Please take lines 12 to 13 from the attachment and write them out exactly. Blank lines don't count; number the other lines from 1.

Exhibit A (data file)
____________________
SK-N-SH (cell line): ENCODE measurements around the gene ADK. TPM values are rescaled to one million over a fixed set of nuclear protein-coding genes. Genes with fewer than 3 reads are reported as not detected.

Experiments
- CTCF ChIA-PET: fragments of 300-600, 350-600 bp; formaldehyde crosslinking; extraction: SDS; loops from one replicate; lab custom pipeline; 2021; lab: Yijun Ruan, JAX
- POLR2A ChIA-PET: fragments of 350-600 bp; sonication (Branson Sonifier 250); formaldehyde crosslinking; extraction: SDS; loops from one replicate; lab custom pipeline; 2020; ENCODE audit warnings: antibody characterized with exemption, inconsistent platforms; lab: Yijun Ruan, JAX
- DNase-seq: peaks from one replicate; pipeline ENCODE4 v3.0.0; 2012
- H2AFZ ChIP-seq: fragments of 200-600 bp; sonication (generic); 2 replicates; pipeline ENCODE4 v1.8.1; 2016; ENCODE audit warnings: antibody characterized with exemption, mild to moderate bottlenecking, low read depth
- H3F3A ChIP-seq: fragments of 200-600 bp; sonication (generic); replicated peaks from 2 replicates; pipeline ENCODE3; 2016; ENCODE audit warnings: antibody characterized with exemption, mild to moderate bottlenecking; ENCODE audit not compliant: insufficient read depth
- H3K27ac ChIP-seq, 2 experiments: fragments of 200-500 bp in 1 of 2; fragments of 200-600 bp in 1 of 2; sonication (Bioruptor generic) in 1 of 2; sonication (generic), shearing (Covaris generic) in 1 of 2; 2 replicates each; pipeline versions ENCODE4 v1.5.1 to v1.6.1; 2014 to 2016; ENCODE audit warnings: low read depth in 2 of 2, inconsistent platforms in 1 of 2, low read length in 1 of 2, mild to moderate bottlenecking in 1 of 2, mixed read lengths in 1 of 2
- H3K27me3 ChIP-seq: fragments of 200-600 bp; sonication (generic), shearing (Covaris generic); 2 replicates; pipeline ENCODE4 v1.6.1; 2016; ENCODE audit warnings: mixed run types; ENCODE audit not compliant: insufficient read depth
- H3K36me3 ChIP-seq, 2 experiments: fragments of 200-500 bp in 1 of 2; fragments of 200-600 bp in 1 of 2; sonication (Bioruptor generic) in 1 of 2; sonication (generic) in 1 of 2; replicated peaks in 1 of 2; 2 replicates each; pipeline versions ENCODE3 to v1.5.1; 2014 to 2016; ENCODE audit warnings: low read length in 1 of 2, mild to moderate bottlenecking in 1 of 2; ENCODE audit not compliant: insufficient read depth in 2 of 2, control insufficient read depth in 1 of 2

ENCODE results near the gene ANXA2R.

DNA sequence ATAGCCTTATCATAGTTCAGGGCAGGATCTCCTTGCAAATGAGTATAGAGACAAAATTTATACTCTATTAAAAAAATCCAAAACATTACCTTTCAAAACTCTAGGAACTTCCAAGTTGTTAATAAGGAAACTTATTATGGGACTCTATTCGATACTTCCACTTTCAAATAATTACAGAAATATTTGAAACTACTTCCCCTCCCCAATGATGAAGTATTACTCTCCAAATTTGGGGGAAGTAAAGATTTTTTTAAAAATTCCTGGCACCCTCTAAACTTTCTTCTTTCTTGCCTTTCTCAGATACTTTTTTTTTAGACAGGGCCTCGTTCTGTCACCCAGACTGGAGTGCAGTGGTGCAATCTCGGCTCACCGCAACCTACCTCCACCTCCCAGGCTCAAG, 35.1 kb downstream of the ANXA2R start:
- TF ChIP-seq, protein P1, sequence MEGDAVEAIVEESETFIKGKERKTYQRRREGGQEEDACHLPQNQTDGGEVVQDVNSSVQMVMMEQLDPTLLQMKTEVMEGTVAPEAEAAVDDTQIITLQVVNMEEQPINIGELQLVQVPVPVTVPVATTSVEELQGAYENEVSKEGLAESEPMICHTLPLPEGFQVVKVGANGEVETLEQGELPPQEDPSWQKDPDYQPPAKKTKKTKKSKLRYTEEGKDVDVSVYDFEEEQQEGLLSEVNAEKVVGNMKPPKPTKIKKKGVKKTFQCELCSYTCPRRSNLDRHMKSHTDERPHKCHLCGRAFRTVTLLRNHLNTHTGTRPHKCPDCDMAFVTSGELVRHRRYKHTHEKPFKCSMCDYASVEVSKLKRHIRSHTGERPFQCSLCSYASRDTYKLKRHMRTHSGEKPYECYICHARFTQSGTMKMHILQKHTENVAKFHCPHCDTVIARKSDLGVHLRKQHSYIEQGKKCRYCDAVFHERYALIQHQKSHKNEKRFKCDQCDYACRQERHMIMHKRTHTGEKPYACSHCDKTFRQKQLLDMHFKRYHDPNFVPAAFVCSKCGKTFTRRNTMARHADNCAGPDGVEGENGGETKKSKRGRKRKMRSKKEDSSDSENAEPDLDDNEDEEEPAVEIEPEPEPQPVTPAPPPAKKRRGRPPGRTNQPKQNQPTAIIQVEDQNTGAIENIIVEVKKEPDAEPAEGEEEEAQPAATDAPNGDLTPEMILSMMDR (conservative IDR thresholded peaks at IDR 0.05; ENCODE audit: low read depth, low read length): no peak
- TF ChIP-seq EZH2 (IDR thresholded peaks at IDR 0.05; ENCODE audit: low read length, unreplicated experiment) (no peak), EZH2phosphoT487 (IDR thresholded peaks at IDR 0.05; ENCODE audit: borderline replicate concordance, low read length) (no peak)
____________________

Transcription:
DNA sequence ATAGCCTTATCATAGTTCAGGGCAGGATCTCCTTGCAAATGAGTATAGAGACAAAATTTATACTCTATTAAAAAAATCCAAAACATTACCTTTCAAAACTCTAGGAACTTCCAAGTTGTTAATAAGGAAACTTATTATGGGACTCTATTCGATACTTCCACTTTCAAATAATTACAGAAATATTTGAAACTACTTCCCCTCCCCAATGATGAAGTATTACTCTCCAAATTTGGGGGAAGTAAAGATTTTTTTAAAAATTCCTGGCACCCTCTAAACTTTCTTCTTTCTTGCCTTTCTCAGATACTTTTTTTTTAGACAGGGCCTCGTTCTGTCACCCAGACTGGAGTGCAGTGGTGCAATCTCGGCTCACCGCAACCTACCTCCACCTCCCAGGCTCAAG, 35.1 kb downstream of the ANXA2R start:
- TF ChIP-seq, protein P1, sequence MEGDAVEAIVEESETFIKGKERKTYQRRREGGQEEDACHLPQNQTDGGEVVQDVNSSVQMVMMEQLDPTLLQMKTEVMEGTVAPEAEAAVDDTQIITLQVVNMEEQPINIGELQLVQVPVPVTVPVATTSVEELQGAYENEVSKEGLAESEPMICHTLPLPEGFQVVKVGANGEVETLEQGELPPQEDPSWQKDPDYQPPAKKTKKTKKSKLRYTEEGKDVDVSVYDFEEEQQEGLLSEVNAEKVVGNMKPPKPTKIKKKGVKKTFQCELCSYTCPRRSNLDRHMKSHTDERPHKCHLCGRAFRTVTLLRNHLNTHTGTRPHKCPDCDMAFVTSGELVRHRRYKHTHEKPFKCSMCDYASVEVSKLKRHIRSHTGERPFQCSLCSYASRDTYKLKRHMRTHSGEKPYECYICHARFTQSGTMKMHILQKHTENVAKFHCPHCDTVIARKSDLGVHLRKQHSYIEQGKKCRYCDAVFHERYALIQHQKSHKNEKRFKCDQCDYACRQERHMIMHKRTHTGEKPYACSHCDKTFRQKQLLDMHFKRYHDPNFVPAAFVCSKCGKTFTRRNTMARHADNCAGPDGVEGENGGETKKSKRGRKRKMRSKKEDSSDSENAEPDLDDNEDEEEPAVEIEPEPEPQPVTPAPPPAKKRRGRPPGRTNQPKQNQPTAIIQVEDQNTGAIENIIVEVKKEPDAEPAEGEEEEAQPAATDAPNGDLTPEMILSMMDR (conservative IDR thresholded peaks at IDR 0.05; ENCODE audit: low read depth, low read length): no peak